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The Intimacy of Health and Whole Food

Can you define what it means to be in good health? For most of us it simply means we feel good. But there's far more to it. “The English word "health" comes from the Old English wordhale, meaning "wholeness, being whole, sound or well,”. The World Health Organization defines health as “‘... a state of complete physical, mental and social well-being and not merely the absence of disease or infirmity.’ The definition has not been amended since 1948.’” But what in the world does it mean to be 'whole' or 'complete' health-wise? If health is at least in part how we feel, it's also in part what we taste. If we have a choice say in getting a good dose of vitamin C, we might choose an orange, or a glass of orange juice or simply a tablet of ascorbic acid. Yet we know that the orange is likely the best option. Why? Because intuitively we know that the essence of a vitamin lies in its original form, from where it is initially derived, in a plant. And well, plants taste better than tablets. Juice is another matter.


As much as we like to isolate and compartmentalize attributes that characterize any item, those attributes co-exist and function as a unit, a whole. It's epitomized in the case of whole foods. Inasmuch as the extraction and the concentration of particular attributes like juice or nutrients provide for nutrition, we never doubt that Mother Nature has one over us when it comes to nutrition. Nature is diverse and is the optimal unifier of ingredients. That is presupposed in every food that comes derived from it. It's hard-wired in the terms 'natural' in contrast to 'synthetic' or 'processed'.

The communal connection

So, why don't we stop taking juices and tablets altogether? One reason is the competition: the 'how we feel' versus 'data'. Knowing is just not enough. All the data in the world needs to get under our skin. It's about intimacy, or rather communal integration. Knowing what's good for us and where to get good food might be simple but not easily integrated in our societal norms. Diets are inherited in families and local communities. Food is a communal affair. Our customs have changed. The North American diet has been de-localized. A well integrated local community, family and neighbourhood makes up the whole of what we eat. The more we connect with the immediacy of our reality, the more local foods become the staple. We have become accustomed, plain and simple to the generational paradigm of the modern food market. Whatever makes its way to the plate comes from what is offered locally. In our case however it's the national industry that is the provider, not mom or dad, or the family farm or local market.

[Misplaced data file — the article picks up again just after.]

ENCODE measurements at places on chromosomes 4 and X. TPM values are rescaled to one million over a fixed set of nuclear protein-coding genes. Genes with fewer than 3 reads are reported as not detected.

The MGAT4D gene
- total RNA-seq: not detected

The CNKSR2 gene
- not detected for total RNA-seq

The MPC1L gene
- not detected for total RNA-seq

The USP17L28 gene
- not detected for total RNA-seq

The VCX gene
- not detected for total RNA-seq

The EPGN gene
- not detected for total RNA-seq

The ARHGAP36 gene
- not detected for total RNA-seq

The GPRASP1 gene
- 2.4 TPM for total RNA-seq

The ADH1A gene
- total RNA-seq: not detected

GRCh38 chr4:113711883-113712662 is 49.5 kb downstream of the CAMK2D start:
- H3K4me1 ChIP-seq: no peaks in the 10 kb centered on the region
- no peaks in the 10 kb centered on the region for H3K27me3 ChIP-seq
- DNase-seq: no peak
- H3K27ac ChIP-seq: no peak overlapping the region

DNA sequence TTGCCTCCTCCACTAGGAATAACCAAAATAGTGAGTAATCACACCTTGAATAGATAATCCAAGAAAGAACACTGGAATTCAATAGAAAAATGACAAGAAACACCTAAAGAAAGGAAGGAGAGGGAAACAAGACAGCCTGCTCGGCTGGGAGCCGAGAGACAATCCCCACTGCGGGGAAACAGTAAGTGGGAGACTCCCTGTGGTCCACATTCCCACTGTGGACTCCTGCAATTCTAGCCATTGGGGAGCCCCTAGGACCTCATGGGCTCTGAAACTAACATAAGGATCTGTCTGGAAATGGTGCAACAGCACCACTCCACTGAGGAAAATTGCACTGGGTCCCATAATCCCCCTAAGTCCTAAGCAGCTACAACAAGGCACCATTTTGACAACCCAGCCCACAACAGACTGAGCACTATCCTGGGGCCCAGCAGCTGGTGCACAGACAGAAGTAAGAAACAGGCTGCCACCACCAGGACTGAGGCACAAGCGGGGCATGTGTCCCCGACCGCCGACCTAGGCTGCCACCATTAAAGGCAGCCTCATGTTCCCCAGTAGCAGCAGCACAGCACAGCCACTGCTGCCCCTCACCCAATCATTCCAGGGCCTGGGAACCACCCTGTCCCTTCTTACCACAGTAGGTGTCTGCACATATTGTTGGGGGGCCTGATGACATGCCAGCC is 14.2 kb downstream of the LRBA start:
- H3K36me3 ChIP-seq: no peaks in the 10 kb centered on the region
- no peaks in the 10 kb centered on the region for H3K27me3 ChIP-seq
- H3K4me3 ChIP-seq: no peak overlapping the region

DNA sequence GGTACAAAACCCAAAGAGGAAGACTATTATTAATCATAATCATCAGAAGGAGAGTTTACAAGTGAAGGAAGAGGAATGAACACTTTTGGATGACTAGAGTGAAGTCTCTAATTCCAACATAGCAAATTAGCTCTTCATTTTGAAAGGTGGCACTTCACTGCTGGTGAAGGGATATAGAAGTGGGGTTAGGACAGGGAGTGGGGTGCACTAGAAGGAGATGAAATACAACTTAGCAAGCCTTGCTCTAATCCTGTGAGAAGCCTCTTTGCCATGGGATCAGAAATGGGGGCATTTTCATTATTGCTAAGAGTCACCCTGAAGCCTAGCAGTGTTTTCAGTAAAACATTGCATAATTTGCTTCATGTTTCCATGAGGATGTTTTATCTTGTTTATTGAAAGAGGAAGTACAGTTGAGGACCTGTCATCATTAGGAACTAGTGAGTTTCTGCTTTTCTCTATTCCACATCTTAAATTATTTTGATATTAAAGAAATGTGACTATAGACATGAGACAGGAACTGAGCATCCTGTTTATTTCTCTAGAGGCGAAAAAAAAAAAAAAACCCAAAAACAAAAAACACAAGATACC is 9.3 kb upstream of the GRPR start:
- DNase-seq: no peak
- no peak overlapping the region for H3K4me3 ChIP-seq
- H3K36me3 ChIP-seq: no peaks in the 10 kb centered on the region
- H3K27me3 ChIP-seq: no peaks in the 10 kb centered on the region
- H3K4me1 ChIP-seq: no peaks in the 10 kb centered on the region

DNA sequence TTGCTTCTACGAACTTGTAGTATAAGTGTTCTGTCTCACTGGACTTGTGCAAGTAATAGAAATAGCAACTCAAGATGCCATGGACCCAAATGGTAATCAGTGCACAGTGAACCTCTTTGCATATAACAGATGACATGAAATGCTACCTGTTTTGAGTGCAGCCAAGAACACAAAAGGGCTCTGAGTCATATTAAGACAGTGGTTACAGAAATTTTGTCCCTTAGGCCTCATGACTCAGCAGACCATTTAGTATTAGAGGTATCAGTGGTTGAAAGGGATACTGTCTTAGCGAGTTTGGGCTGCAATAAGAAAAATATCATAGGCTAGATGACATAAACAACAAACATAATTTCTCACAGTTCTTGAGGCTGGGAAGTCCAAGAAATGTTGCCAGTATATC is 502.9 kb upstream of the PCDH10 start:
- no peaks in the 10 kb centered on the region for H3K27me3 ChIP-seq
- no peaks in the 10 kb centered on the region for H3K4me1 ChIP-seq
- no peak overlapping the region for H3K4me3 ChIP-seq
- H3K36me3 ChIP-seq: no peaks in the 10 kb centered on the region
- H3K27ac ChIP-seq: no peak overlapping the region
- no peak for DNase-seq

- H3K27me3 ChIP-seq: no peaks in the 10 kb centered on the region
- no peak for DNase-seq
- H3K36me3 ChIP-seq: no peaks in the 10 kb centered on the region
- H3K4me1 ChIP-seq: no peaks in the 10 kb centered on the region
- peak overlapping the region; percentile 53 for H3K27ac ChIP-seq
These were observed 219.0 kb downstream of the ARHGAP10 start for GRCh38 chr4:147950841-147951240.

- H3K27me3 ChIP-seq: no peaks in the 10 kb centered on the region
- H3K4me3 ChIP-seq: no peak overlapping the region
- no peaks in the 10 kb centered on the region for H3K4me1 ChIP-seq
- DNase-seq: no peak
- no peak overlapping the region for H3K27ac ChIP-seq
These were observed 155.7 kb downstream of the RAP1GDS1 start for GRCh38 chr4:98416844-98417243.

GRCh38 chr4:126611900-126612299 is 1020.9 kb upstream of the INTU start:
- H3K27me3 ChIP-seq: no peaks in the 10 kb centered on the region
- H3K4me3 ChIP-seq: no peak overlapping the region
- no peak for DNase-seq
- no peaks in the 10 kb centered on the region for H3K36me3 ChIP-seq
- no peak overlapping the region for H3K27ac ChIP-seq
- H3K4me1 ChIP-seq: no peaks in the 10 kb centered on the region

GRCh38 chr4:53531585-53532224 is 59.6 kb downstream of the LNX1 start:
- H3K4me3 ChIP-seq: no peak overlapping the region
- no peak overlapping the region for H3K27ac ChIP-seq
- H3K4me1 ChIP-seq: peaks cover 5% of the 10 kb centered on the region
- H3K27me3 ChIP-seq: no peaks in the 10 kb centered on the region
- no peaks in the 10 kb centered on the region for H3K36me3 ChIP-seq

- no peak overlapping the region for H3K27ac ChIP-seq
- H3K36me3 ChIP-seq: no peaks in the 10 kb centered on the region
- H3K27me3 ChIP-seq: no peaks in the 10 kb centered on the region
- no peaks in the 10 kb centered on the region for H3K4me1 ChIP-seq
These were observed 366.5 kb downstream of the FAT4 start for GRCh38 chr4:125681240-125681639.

The 'whole' in food

It may take some time, a generation perhaps. But health is only as 'whole' as the food product is drawn from a local source, and integrates the local community more intimately - in the way the garden, the supper table and the local producer makes that happen. The workplace, schools and governments must come alongside. The modern world is far too monolithic in its divesting the markets of needed diversity and symbiosis that comes with a close connection with the natural order. It's not enough to purchase a few oranges for a daily dose of vitamin C. We need to conclude that there is no other dietary option given how industry and governments who dictate how we should eat and socialize have duped us. The notion of health as 'whole' or 'complete' is, simply put, 'organic' - that is, organismic: to '...stress the organization, unity, and integration...', not of institutions, but of '...human beings.'

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